The Cranky Product Manager is cranky: “Software Sisters, add your own experiences in the comments!”
The Awesome Foundation is running a programming workshop for girls, which will have them “design, program, and produce their own video games based on situations, systems, or relationships in their own lives”.
If you have links of interest, please share them in comments here, or if you’re a delicious user, tag them “geekfeminism” to bring them to our attention. Please note that we tend to stick to publishing recent links (from the last month or so).
Thanks to everyone who suggested links in comments and on delicious.
Feminism vs geek culture?: liliacsigil notes that Anna N is talking about commercially produced geek media, and that geek culture is not monolithic and has many women and feminists, and returns to the issue of “strong women characters” in geek media.
Study: Pay, Promotion Limits Lead Women to Exit Engineering: ‘What’s for sure is that “it’s not about math or getting your hands dirty,” says Hunt. “It’s not because these women mistakenly wandered into engineering.'”. (Also, WTF at ad inserted into the article: “See iPhone apps for new moms.”)
Being Inclusive vs Not Being Exclusive: ‘A group of people put on some creative project, and someone notices that thereâ€™s a lack of representation of X Minority for whatever reason, sometimes noting that they themselves are in the minority. The people organising the project get defensive and say â€œBut weâ€™re not excluding anyone! We are open to everybody! They just need to sign on!â€ There is a huge difference between not being exclusive and being inclusive.’ (Via FWD.)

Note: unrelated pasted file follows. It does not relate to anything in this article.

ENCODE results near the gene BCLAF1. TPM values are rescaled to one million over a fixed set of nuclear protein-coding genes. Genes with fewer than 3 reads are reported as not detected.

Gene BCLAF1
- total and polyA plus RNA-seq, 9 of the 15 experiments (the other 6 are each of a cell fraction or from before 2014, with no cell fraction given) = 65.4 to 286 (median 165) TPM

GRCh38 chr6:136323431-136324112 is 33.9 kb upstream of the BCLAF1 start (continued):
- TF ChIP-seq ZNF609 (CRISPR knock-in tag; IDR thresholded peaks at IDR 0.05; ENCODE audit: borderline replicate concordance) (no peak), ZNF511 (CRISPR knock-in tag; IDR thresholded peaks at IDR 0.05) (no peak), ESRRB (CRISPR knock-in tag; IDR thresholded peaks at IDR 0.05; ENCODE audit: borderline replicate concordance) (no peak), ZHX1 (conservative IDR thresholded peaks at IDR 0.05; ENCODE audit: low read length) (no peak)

Research Conversations: Munmun De Choudhury writes about her computer science research on homophily in social networks, that is, similar people forming connections.
In Australia the Victorian Department of Transport is offering $10 000 Women in Transport Scholarships to female, full-time or part-time students starting or completing postgraduate studies in transport-related fields.
If you have links of interest, please share them in comments here, or if youâ€™re a delicious user, tag them â€œgeekfeminismâ€ to bring them to our attention. Please note that we tend to stick to publishing recent links (from the last month or so).
Thanks to everyone who suggested links in comments and on delicious.
The Anita Borg Institute Women of Vision 2010 awards, honouring “women making significant contributions in the areas of Innovation, Social Impact and Leadership” are taking nominations until December 11.
the f word looked at salaries of men and women in science, engineering and technology on October 30, Equal Pay Day.
Australian video game review TV show Good Game replaced host Jeremy Ray with Stephanie Bendixsen and Ray alleged that his gender was the primary reason. Sarah Stokely had a look at the PR issues involved.
If you have links of interest, please share them in comments here, or if youâ€™re a delicious user, tag them â€œgeekfeminismâ€ to bring them to our attention. Thanks to everyone who suggested links in comments and on delicious.
Carla Schroder has an editorial on sexism in FOSS over on Linux today, which lists off a bunch of real life stories of issues women have encountered in free/open source software communities. (Unsurprisingly, there’s some incredulity in the comment section.)